Non-profit Turf Wars: The Challenges When Every Group Is “For the Cure”
1. Feeding orphans
2. Building houses for the poor
3. Challenging unconstitutional government actions
4. Suing small nonprofits for trademark infringement
Now, I don’t have any data on this, but I suspect most of us would not choose number 4. So the Susan G. Komen Race for the Cure is risking the alienation of a lot of people when it spends almost a million dollars a year defending its trademarks. Even supporter Stephen Colbert was inspired to lend his particular brand of criticism to their actions, which seem to go against the most basic principles of charity. Does it really matter which cancer-fighting organization money goes to? After all, these groups are all working toward the same goal, right?
Well, not really. The current fundraising climate for nonprofits is bleak, and competitiveness is increasing. If two groups have very similar names, the risk that someone will mistakenly give money to one when it meant to give to the other is a very real threat for a group. This problem is compounded by the existence of the internet, as evidenced by woundedwarriors.org, the site of an Omaha charity, which the Wounded Warriors Project, a similarly-named Florida charity, says received $2.2 million in donations intended for its group.
This confusion can also be a problem for donors who want their donations to make as big an impact as possible. Susan G. Komen has four stars on Charity Navigator, a website designed to rate the efficiency of national charities, and Uniting Against Lung Cancer, which runs Kites for a Cure, has a respectable three, but other groups may be too small or too new to receive similar positive ratings. A donor who thinks their money will mostly be spent on research or treatment programs may be funding overhead on a group that is run inefficiently or even corruptly.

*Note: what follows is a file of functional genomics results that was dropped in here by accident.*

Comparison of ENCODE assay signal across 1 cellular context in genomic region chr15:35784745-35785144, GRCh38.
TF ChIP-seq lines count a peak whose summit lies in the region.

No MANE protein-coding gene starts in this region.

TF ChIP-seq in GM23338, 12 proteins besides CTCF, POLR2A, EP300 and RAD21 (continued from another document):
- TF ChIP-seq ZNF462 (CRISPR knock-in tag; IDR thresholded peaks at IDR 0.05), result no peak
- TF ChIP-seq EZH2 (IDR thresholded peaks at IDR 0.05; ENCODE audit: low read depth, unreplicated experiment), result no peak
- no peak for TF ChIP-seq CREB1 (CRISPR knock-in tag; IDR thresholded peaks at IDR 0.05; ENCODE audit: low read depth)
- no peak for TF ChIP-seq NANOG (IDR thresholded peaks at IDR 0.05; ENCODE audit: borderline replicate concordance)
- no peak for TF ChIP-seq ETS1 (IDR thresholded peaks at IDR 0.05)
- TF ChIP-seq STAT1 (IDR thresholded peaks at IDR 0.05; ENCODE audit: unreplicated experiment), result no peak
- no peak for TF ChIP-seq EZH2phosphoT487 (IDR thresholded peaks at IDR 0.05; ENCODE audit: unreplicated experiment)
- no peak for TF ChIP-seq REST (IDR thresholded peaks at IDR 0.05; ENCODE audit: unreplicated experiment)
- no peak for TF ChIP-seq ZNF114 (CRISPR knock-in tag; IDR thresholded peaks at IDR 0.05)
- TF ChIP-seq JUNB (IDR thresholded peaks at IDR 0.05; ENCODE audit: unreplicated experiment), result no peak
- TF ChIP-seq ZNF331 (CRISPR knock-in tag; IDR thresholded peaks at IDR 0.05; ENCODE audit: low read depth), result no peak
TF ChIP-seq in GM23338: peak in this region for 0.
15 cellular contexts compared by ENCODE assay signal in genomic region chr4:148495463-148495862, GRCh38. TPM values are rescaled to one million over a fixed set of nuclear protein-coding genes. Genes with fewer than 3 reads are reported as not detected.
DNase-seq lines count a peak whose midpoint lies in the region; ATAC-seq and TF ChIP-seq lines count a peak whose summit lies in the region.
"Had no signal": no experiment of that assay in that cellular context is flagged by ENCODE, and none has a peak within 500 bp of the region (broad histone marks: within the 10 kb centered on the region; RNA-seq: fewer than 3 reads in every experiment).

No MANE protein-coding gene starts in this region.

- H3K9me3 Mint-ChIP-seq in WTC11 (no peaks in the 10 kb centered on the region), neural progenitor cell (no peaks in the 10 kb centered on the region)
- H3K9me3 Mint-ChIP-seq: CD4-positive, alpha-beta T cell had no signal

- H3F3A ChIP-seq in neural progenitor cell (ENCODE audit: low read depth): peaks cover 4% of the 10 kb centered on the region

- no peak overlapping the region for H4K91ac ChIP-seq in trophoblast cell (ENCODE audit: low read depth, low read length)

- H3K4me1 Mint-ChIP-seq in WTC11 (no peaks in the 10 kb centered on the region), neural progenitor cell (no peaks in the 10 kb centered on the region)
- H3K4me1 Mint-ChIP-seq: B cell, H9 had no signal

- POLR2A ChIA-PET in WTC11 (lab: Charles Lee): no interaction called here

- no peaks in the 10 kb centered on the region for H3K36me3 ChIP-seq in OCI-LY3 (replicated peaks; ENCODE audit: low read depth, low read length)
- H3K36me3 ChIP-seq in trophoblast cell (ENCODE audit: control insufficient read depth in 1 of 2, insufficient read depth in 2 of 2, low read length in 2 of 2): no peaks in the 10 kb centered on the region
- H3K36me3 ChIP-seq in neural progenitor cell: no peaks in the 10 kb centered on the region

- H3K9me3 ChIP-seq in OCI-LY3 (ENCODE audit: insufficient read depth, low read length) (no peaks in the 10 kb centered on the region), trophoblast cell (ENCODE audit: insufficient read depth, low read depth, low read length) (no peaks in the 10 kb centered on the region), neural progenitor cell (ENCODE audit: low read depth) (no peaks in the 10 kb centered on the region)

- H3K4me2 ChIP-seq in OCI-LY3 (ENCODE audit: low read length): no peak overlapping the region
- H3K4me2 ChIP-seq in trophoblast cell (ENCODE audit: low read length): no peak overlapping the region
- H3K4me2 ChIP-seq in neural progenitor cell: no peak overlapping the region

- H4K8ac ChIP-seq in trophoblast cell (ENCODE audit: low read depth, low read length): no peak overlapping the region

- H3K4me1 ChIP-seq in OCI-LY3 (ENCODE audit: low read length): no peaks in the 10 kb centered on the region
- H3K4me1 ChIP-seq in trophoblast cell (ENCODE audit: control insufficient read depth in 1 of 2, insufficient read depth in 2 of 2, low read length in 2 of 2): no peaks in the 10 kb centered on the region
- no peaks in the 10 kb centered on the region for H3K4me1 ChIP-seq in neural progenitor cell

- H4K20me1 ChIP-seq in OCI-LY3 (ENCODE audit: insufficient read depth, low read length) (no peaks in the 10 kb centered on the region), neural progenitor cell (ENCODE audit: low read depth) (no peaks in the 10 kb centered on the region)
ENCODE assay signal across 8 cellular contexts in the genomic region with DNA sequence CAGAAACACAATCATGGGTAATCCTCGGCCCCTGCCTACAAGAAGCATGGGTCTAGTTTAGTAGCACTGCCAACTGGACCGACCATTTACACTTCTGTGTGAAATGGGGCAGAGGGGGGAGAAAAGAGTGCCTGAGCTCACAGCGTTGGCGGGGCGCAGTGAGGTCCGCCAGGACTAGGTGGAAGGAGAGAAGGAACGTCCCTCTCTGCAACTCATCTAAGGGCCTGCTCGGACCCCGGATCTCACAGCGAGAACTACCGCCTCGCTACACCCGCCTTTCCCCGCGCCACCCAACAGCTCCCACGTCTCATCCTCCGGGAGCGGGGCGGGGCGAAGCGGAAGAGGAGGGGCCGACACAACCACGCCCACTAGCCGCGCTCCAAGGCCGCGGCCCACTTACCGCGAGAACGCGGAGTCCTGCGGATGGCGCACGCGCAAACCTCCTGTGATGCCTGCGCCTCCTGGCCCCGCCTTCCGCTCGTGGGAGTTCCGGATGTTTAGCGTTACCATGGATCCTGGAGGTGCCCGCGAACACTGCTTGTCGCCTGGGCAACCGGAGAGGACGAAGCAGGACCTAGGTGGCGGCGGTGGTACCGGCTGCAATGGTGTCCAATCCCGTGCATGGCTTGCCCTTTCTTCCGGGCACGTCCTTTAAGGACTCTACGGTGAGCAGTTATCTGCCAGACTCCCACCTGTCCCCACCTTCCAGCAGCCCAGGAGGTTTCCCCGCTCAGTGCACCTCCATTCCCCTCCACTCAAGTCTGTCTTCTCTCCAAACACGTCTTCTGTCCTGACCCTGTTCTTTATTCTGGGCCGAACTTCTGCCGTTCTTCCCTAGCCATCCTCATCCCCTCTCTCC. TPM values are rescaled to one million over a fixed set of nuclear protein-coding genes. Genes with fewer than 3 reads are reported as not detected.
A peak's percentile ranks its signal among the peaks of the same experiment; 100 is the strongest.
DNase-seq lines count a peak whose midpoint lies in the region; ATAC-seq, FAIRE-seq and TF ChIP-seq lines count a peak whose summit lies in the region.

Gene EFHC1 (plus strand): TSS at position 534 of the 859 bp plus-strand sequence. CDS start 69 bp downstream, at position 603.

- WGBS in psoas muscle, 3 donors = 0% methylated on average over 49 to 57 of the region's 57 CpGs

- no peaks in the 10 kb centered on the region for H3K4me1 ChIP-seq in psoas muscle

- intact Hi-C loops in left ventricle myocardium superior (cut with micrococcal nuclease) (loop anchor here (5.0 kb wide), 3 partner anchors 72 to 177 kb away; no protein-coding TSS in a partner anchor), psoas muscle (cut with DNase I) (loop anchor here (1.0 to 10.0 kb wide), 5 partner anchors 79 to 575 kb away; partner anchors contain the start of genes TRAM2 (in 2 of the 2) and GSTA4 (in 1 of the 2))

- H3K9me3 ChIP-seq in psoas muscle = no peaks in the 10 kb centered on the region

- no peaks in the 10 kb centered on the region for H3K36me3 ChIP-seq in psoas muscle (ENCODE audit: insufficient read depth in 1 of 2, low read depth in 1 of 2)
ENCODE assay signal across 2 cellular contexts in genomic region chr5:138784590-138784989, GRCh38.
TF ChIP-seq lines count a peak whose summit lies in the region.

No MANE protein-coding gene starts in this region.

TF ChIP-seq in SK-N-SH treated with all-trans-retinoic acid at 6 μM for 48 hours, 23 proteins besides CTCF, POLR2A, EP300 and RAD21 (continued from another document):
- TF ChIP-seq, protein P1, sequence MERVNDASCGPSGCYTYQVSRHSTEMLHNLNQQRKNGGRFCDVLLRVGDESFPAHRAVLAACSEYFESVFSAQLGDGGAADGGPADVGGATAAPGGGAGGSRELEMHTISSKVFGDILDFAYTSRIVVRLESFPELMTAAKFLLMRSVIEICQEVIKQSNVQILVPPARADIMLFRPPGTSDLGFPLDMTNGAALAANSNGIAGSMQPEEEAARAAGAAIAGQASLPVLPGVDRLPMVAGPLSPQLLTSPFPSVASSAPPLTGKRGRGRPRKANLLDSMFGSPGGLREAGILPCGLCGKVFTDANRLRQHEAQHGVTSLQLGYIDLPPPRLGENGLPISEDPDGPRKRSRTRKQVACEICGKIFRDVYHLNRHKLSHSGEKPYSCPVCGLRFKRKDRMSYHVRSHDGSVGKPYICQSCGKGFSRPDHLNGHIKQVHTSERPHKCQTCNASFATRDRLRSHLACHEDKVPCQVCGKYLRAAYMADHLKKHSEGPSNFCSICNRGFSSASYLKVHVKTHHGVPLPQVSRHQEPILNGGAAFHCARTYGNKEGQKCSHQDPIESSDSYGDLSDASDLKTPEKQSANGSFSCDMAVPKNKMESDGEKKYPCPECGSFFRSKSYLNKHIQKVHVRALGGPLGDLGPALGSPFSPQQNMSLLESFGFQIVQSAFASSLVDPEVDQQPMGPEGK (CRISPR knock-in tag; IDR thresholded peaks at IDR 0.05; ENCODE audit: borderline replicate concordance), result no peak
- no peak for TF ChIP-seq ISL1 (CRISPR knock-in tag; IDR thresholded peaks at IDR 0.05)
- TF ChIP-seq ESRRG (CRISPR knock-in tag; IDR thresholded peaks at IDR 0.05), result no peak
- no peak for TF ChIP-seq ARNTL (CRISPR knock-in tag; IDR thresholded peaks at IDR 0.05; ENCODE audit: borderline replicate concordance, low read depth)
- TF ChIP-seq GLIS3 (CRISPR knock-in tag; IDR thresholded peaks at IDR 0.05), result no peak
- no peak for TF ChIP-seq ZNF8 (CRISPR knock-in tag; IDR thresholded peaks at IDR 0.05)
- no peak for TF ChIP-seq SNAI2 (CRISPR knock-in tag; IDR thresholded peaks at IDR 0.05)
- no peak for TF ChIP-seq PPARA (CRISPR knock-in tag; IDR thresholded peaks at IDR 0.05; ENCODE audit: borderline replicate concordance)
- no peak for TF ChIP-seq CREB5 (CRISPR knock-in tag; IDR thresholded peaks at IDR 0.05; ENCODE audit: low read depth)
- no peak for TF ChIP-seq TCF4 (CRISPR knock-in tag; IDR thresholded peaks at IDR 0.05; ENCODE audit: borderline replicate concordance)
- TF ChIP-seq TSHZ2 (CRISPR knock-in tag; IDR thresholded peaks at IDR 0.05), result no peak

This problem isn’t new. The predecessor to the organization I used to work for called itself the Committees of Correspondence, a title that should by all rights be in the public domain as an historical artifact. However, in the late 80s and early 90s, a Massachusetts drug prevention group and a democratic socialist group both began using the same name; suffice it to say, there was some unhappiness about the situation. Although it never went to court, this may have had more to do with the fact that none of the groups had any money for legal fees.
And that may be what makes the Susan G. Komen situation so distasteful to most people. Komen pulls in almost $300 million a year, while the organizations they go after are much smaller and don’t have the resources to argue that there isn’t actually a risk of confusion. Komen comes across as a bully, more interested in helping themselves than helping others. It may be a good idea from an intellectual property standpoint, but from a PR standpoint, Komen might be better served by backing off, at least a little.